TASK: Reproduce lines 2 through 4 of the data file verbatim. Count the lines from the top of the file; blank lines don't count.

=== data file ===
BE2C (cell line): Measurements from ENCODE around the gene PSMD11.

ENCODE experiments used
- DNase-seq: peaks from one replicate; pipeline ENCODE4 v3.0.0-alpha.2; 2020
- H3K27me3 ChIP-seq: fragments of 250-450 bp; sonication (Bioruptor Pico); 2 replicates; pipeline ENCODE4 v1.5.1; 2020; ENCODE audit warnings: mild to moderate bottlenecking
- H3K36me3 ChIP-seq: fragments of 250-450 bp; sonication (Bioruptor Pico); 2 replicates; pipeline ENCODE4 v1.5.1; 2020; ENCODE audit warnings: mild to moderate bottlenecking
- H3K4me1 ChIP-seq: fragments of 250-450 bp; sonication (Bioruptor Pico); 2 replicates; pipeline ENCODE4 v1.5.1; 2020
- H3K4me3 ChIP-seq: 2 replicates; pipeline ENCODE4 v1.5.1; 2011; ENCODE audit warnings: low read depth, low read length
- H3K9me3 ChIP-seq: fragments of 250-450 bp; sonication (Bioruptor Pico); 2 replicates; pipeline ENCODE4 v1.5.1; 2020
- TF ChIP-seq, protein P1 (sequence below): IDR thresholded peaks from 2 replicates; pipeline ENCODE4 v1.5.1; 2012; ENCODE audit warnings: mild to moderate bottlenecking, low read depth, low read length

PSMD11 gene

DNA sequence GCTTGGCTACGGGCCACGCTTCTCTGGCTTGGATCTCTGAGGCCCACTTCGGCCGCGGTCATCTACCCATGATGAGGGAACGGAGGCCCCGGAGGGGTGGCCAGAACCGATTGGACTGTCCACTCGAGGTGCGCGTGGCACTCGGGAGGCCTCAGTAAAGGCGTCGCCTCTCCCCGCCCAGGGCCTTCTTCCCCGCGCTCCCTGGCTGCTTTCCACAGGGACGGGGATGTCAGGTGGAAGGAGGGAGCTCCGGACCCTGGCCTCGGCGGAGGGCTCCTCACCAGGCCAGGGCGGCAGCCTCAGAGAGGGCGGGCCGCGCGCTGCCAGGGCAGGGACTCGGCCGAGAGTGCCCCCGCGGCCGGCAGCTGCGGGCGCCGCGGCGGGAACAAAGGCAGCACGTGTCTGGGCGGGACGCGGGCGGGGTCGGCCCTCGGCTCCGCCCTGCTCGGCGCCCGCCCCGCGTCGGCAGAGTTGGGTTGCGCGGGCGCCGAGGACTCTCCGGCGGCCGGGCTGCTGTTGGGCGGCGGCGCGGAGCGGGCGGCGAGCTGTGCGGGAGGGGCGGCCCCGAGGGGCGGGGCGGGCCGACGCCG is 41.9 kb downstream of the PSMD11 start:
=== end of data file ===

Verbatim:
ENCODE experiments used
- DNase-seq: peaks from one replicate; pipeline ENCODE4 v3.0.0-alpha.2; 2020
- H3K27me3 ChIP-seq: fragments of 250-450 bp; sonication (Bioruptor Pico); 2 replicates; pipeline ENCODE4 v1.5.1; 2020; ENCODE audit warnings: mild to moderate bottlenecking